Just five years ago, Coulombe bought all shares of the company from 24 of his relatives, a move he called well-timed.
Back then, White Rock owned Three Olives Vodka, a brand made from English vodka and marketed as a premium spirit.
Shortly after Coulombe bought White Rock, Three Olives sales skyrocketed with the introduction of grape and cherry vodka, said Coulombe.
College kids across the country snatched up bottles of Three Olives, mixing the liquor with energy drink Red Bull to create cocktails like Grape Bombs and Cherry Bombs.
Coulombe sold the brand to New Jersey-based Proximo Spirits in 2007. And though he declined to discuss the purchase price, he said it far exceeded the price he paid a few years earlier.
With Three Olives gone, Coulombe began growing Pinnacle, a relatively unnoticed brand the company launched in 2003.
Coulombe said White Rock invested heavily in marketing the brand, offering a host of rebates and discounts to encourage sales.
“It was hard work, but we were aggressive,” Coulombe said.
White Rock’s liquor arrives at the Lewiston production plant in 6,000-gallon tanker trucks and is stored outdoors in steel tanks
The liquor is pumped into the bustling plant, where it is diluted with water to roughly 80 proof, then flavored and filtered.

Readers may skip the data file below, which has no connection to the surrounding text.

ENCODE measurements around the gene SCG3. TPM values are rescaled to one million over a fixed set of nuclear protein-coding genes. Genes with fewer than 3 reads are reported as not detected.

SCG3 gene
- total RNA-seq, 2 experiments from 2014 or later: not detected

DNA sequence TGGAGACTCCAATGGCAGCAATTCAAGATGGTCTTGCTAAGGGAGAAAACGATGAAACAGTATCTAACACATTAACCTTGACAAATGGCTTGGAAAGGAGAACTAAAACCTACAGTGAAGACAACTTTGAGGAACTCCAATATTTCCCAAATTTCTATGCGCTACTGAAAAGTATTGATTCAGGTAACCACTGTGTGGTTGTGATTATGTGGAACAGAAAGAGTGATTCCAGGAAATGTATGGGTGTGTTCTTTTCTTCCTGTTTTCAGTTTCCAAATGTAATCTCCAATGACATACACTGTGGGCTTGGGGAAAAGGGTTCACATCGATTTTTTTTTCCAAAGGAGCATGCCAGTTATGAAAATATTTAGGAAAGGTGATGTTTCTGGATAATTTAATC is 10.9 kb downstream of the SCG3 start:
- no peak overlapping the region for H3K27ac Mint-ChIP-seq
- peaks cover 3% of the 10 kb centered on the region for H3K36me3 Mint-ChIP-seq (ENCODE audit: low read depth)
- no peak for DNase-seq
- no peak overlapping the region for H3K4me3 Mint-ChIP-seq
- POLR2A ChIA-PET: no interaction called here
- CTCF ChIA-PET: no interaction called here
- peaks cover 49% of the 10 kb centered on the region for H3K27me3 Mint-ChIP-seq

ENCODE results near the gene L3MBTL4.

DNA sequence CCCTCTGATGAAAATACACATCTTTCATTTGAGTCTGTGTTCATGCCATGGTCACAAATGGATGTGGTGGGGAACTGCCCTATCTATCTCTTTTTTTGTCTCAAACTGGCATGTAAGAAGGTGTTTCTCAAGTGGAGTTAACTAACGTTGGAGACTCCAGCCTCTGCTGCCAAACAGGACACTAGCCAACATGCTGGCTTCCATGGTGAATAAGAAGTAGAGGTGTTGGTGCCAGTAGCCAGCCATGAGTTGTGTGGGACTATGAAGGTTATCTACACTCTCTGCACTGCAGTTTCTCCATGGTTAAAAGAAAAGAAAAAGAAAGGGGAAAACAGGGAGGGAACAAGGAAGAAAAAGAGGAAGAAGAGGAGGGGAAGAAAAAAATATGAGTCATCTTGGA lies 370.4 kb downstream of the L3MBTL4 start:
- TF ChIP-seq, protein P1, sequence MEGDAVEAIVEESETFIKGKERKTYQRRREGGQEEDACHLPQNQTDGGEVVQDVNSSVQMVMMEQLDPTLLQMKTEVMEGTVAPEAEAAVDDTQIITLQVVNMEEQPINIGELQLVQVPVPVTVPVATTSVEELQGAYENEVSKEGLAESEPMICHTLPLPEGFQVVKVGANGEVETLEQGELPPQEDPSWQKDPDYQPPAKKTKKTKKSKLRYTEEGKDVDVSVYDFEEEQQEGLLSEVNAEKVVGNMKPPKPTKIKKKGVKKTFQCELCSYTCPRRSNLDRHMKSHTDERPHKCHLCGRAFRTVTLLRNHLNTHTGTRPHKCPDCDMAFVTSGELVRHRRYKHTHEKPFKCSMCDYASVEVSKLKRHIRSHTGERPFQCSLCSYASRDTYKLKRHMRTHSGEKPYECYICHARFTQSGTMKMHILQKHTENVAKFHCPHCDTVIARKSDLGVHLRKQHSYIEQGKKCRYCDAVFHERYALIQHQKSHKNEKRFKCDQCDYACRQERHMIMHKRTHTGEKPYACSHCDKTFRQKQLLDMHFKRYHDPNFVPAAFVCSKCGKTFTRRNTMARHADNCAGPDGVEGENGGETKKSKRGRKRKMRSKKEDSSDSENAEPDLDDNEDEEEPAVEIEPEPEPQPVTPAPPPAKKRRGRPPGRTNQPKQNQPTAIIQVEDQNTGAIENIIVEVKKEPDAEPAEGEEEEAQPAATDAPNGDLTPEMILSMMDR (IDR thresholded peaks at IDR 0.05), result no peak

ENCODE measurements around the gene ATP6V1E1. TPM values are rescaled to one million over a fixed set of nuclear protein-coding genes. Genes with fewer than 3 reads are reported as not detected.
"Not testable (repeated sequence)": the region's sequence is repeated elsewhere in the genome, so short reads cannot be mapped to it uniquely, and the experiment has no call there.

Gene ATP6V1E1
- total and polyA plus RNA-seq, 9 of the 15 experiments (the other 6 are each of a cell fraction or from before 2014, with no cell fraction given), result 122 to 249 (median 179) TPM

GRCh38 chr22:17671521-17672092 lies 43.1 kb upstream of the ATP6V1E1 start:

The bottling process happens on six production lines that stretch the length the plant. Conveyor belts carry bottles from labeling machines to filling machines, past the watchful eyes of human inspectors and up, along the ceiling, into the warehouse, where they are boxed and loaded onto pallets for shipping.
In the center of the plant is a monitoring room and testing lab, where technicians measure alcohol content, and at the back at the plant is the flavor house, full of enough concentrate to flavor 25,000 cases of liquor.
Many of the flavors are from companies such as Swiss flavor and fragrance manufacturer Givaudan.
Other ingredients are sourced locally, such as cream from Portland’s Oakhurst Dairy, an ingredient in White Rock’s Aunt Bea’s Butterscotch Cream.
Another back room houses three 6,000-gallon tanks of liquid sucrose and corn syrup, which sweeten some White Rock liquors.
The room is heated to between 105 degrees and 110 degree so that the sugary mixtures flow easily, said White Rock Director of Operations Joe Werda.
“If it gets below 90 degrees, you are in trouble,” he said.
White Rock employs some 230 staff, including 200 at the Lewiston plant and a five-person marketing team in Portland. Salespeople are stationed around the country, and White Rock’s president, Bill Dabbelt, works from an office in Bonita Springs, Fla.
Coulombe said White Rock’s revenue in 2010 was roughly $185 million, and he predicts this year’s sales to be $215 million to $220 million.
Coulombe owns one-third of White Rock; he gifted the rest to his daughter, who lives in Boca Raton, Fla.
Despite Pinnacle’s rapid growth, Suczynski said the brand still lacks presence in some markets, such as California.
Though Pinnacle is on the upswing, Coulombe has his eye on the next brand, EPIC Vodka, which White Rock will release this year.
Made from vodka distilled in Iowa, EPIC will be less expensive than Pinnacle and will come in new flavors, such as cookie dough, cake bread and Swedish Fish.
Staff Writer Jonathan Hemmerdinger can be reached at 791-6316 or: email@example.com